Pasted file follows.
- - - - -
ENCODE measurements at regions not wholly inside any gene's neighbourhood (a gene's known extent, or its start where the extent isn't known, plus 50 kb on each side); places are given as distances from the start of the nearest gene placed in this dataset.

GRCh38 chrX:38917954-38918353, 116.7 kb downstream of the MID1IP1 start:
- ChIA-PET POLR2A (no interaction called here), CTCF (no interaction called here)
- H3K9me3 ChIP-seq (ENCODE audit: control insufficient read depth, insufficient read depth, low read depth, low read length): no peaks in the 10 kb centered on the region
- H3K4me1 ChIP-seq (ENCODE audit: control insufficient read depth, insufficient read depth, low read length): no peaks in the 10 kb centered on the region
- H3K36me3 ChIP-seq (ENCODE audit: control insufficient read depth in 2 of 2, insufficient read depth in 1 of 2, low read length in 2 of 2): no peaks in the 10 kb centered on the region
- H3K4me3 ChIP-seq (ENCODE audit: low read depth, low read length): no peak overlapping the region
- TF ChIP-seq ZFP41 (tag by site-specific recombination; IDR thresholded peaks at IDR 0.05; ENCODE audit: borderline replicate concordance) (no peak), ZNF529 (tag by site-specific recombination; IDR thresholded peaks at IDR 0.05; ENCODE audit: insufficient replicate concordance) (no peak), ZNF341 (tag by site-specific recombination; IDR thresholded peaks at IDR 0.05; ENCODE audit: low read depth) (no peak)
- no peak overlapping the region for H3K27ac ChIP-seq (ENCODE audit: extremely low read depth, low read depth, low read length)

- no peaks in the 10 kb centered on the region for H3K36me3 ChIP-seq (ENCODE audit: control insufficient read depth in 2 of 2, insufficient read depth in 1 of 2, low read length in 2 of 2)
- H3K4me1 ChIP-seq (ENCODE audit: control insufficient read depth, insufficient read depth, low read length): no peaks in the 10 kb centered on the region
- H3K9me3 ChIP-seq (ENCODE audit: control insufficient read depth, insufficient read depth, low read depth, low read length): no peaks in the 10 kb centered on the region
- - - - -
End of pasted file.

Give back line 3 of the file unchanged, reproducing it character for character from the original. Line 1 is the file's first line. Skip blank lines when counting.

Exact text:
- ChIA-PET POLR2A (no interaction called here), CTCF (no interaction called here)